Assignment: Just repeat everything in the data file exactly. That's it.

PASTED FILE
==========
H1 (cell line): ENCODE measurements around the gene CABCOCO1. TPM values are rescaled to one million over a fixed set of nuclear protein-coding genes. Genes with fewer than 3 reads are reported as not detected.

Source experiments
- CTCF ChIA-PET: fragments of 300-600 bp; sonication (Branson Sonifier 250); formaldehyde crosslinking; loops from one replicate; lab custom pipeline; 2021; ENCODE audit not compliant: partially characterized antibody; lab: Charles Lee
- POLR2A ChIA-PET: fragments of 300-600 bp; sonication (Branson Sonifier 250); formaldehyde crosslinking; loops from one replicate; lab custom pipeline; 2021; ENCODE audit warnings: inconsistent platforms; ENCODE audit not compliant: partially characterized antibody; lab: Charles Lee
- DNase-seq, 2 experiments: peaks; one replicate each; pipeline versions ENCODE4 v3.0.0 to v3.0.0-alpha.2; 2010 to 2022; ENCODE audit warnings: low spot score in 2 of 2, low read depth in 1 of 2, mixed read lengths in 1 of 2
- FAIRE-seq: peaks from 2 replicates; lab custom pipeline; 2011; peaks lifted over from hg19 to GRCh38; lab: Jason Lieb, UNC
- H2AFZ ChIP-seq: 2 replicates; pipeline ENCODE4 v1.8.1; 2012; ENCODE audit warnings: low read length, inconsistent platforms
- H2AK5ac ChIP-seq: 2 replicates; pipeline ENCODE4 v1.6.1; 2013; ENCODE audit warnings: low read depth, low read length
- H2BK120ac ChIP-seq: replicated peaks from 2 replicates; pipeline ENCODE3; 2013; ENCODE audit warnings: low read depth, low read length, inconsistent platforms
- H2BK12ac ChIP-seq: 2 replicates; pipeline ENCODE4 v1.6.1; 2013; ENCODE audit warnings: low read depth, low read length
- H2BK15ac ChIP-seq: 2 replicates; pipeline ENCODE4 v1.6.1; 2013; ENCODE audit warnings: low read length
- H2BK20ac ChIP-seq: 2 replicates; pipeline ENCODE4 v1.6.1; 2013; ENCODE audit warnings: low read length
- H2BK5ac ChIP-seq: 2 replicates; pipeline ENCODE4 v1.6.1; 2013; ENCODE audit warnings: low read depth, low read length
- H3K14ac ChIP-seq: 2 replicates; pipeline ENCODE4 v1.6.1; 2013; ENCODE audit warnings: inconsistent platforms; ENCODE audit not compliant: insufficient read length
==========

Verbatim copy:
H1 (cell line): ENCODE measurements around the gene CABCOCO1. TPM values are rescaled to one million over a fixed set of nuclear protein-coding genes. Genes with fewer than 3 reads are reported as not detected.

Source experiments
- CTCF ChIA-PET: fragments of 300-600 bp; sonication (Branson Sonifier 250); formaldehyde crosslinking; loops from one replicate; lab custom pipeline; 2021; ENCODE audit not compliant: partially characterized antibody; lab: Charles Lee
- POLR2A ChIA-PET: fragments of 300-600 bp; sonication (Branson Sonifier 250); formaldehyde crosslinking; loops from one replicate; lab custom pipeline; 2021; ENCODE audit warnings: inconsistent platforms; ENCODE audit not compliant: partially characterized antibody; lab: Charles Lee
- DNase-seq, 2 experiments: peaks; one replicate each; pipeline versions ENCODE4 v3.0.0 to v3.0.0-alpha.2; 2010 to 2022; ENCODE audit warnings: low spot score in 2 of 2, low read depth in 1 of 2, mixed read lengths in 1 of 2
- FAIRE-seq: peaks from 2 replicates; lab custom pipeline; 2011; peaks lifted over from hg19 to GRCh38; lab: Jason Lieb, UNC
- H2AFZ ChIP-seq: 2 replicates; pipeline ENCODE4 v1.8.1; 2012; ENCODE audit warnings: low read length, inconsistent platforms
- H2AK5ac ChIP-seq: 2 replicates; pipeline ENCODE4 v1.6.1; 2013; ENCODE audit warnings: low read depth, low read length
- H2BK120ac ChIP-seq: replicated peaks from 2 replicates; pipeline ENCODE3; 2013; ENCODE audit warnings: low read depth, low read length, inconsistent platforms
- H2BK12ac ChIP-seq: 2 replicates; pipeline ENCODE4 v1.6.1; 2013; ENCODE audit warnings: low read depth, low read length
- H2BK15ac ChIP-seq: 2 replicates; pipeline ENCODE4 v1.6.1; 2013; ENCODE audit warnings: low read length
- H2BK20ac ChIP-seq: 2 replicates; pipeline ENCODE4 v1.6.1; 2013; ENCODE audit warnings: low read length
- H2BK5ac ChIP-seq: 2 replicates; pipeline ENCODE4 v1.6.1; 2013; ENCODE audit warnings: low read depth, low read length
- H3K14ac ChIP-seq: 2 replicates; pipeline ENCODE4 v1.6.1; 2013; ENCODE audit warnings: inconsistent platforms; ENCODE audit not compliant: insufficient read length